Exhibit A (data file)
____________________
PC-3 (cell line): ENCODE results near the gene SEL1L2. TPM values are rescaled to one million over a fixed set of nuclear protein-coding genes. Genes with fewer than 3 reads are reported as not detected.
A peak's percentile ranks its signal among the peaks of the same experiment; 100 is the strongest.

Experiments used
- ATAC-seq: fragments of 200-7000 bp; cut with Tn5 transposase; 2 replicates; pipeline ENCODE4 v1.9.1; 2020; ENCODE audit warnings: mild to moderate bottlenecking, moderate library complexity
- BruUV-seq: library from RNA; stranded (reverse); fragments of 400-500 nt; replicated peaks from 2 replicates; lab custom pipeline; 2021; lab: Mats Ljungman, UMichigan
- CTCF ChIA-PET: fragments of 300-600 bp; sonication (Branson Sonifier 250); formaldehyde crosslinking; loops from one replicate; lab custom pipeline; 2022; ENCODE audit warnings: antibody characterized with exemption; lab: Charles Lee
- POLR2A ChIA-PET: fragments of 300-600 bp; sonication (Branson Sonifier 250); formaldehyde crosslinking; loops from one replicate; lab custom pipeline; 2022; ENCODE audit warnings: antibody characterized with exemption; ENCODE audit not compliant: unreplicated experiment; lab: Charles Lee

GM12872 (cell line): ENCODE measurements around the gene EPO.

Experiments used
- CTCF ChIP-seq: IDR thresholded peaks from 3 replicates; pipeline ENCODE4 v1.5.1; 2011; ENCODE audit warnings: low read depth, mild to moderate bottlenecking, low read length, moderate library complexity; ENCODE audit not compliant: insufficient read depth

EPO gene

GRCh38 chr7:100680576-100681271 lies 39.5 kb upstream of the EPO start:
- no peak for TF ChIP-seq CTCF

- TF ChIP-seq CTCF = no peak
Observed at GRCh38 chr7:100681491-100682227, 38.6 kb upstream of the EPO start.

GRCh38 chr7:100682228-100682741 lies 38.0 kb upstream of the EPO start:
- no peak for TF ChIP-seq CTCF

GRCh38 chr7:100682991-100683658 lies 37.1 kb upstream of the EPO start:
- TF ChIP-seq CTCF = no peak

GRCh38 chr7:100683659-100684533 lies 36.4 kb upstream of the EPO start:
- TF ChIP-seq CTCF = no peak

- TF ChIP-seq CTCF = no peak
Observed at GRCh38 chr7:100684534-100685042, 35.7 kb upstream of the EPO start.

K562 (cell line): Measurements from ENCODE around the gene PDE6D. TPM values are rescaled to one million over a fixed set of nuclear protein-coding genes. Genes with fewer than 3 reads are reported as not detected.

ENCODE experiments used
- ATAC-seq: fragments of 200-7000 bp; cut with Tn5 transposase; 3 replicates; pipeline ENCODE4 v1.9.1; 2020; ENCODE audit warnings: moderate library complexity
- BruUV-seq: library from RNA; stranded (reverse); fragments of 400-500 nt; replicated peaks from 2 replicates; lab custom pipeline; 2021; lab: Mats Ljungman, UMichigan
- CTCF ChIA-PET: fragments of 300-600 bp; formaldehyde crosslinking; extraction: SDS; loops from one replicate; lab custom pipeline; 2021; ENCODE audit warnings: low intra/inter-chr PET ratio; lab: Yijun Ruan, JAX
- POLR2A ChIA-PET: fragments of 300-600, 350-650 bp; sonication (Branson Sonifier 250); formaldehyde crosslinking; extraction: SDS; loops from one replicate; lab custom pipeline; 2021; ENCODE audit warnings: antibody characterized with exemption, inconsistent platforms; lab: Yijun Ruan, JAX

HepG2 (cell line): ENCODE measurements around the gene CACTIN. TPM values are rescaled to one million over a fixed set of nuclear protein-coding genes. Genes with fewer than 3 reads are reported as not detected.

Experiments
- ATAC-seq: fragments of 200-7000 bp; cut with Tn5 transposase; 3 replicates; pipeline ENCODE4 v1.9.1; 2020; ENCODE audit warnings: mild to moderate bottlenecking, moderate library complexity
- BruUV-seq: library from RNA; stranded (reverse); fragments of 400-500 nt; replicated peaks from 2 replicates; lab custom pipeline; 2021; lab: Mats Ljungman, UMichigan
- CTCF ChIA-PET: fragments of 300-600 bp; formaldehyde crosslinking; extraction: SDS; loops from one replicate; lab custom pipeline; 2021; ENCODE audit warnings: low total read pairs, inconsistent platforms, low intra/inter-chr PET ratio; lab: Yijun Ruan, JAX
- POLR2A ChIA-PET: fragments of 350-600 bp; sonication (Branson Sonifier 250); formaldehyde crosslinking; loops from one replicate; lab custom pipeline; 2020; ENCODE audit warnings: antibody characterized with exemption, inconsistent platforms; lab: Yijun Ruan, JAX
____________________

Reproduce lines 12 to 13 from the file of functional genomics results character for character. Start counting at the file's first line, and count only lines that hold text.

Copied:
GRCh38 chr7:100680576-100681271 lies 39.5 kb upstream of the EPO start:
- no peak for TF ChIP-seq CTCF